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As a diversion from my usual Hunslets I started a new project based on the only surviving X2 Ackton Hall #3. I have had some great support from Trevor at Mercian models but the more I learn the more I need to research further. I am hoping that somewhere in this community there is someone who really knows their inside cylinder six wheeled Pecketts. I am aware of the Newdigate locomotives and an ancient #27 at Allerton main colliery.

Helpful information might include variations in wheel size, cab length and buffer beams.

All information gratefully received.

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Here's a couple of images of Ackton Hall No.3 post 1955 overhaul where she received a new boiler and smokebox supplied by Peckett, losing the curved smokebox wings in the process.

Ackton Hall 4-5-63.jpg

Ackton Hall 1948.jpg

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Thanks. I hadn't seen the top one before. This afternoon's task is to attach the scratchbuilt  tank to the loco. After a couple of false starts I came to the conclusion that the only way to replicate this unique tank was to overlap panels of shim brass over a slightly undersize former.

AH#3 was rebuilt at the factory circa 1944.  Is this an example of wartime make do and mend, or was the tank swapped for one taken from one of the GWR X class?

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I am unsure if Ackton Hall's tank construction is due to a repair or as built as there are other examples of Pecketts with the same style of construction/repair of the tank. It is entirely possible that it is a repair carried out by Peckett as the bottom of saddle tanks tend to rot due to a build up of sediment and scale whilst the sides and top can still be almost original thickness. If it was a colliery repair I doubt it would be to such a good standard. We have an example of a W4 Peckett at Foxfield (Henry Cort 933/1903) where the tank has been repaired at various times with pieces welded in a very ad hoc way.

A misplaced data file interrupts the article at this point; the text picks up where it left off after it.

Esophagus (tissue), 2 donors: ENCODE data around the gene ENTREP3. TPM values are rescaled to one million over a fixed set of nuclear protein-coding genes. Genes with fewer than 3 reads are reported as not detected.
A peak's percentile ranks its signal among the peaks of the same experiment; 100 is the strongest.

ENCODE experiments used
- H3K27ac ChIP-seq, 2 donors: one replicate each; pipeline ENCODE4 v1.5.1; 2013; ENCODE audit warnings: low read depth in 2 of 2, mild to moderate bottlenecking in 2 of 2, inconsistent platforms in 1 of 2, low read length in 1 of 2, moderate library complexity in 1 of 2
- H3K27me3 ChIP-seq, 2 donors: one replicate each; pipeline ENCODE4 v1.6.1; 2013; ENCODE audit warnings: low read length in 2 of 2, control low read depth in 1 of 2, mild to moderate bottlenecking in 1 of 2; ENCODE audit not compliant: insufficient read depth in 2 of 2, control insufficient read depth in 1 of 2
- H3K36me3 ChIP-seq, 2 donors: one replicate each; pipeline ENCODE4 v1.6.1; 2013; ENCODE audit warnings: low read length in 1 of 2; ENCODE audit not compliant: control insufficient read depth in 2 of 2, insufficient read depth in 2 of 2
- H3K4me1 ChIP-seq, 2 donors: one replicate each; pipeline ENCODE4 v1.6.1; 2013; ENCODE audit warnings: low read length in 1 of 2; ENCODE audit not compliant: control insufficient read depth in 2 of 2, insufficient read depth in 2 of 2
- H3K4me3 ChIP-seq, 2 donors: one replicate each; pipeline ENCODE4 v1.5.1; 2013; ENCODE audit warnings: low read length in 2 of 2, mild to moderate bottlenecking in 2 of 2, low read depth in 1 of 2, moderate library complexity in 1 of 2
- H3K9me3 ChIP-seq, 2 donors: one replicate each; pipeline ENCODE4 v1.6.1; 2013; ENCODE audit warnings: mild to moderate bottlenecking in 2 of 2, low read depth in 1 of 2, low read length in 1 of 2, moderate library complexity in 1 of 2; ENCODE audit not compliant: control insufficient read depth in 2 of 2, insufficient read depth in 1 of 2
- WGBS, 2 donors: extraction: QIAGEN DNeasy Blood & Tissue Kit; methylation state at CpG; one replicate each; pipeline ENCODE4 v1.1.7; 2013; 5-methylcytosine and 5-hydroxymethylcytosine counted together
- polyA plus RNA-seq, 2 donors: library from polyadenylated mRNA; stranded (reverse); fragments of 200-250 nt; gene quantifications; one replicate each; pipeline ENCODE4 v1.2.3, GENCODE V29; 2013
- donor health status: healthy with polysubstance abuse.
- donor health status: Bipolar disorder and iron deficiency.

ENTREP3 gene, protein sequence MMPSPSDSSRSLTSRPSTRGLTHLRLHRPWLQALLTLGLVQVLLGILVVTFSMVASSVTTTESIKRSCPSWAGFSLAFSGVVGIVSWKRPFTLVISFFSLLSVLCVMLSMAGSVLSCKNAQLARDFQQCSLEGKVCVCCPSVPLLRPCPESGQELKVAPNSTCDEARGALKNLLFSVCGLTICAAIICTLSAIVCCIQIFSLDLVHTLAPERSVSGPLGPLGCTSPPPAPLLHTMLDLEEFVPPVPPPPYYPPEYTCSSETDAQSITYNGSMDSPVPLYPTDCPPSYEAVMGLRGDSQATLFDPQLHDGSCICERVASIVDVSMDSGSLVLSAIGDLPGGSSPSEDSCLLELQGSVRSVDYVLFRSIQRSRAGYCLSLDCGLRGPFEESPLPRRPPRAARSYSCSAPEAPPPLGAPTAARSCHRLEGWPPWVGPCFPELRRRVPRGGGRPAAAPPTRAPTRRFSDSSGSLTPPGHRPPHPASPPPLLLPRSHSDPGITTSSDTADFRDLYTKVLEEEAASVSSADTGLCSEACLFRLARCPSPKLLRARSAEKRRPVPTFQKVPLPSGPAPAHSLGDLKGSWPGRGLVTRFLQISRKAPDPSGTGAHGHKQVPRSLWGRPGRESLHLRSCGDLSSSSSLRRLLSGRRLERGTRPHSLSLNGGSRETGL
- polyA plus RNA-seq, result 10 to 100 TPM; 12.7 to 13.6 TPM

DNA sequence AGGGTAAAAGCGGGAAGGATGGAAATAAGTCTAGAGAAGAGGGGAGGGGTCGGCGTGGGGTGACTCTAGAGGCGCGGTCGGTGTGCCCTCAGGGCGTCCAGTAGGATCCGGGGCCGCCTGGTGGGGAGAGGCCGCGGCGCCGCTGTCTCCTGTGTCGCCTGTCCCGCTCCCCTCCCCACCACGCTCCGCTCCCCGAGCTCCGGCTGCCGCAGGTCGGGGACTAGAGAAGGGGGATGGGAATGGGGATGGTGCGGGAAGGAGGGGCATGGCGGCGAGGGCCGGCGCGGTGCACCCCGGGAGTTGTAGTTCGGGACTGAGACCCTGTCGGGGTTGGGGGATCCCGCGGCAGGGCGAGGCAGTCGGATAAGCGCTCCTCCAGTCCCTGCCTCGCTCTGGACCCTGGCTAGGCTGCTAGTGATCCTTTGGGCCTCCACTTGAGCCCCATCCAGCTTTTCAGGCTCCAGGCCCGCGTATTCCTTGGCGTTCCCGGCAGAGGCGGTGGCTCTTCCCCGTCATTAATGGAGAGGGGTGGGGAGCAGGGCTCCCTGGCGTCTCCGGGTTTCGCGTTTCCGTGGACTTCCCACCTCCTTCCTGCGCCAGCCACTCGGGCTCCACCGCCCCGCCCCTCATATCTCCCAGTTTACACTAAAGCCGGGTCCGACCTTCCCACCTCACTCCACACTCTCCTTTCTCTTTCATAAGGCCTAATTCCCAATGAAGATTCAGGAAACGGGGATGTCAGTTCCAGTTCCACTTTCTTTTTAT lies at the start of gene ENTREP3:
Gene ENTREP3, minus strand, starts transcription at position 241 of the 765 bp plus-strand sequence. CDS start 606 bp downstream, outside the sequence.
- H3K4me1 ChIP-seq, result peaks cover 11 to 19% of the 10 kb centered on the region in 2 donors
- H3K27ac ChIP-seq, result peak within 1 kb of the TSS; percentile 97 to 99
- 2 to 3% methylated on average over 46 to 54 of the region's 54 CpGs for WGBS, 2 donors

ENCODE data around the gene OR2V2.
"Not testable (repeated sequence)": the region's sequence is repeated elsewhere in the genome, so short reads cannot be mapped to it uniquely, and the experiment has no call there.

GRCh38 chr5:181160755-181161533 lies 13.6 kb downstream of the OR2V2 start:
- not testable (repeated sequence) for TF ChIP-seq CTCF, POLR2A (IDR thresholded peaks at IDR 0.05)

Take a look at Martyn Bane's old website which has several pages dedicated to Peckett. http://www.martynbane.co.uk/index-old.htm

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Thanks for the link. Great reading.

I think I have seen a similar photo to the second one of AH#3 in wartime black dated as 1947 ,the vesting year for the NCB. A 1955 trip back to the works might explain how she ends up in the same livery as Newdigate #3. There is an unidentified colour photo of  the Newdigate loco in the Mercian literature and it was a while before I realised that it wasn't AH#3. Hence the obsession with rivet patterns!

I am not sure how much work she did in later years as there are few photos compared to the other AH regulars Beatrice, Airedale and S112. I really need to get a couple of the Powsides wagons to gowith her.

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Any reference material you have for AH3 would be great to know about, we are researching what we can but it's easy to miss things and it would be ideal to include in the conservation plan for the loco.

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1 hour ago, avonside1563 said:

Any reference material you have for AH3 would be great to know about, we are researching what we can but it's easy to miss things and it would be ideal to include in the conservation plan for the loco.

At the moment, little beyond the easily available pictures from the internet. I will however make enquiries to see if there is anything squirelled away in the local history collection of Featherstone library.

Another clue from the above photographs suggesting that the top one is slightly more recent, is the position of the whistle, now located on the dome in a similar way to the smaller Hunslets.

AH#3 is a bit of an enigma with no mention of off site repairs in the IRS pocket book other than a short loan to Pontefract Prince of Wales in 1971. I am guessing it was returned out of order and parked up sans coupling rods until disposal to the KWVR in 1973.

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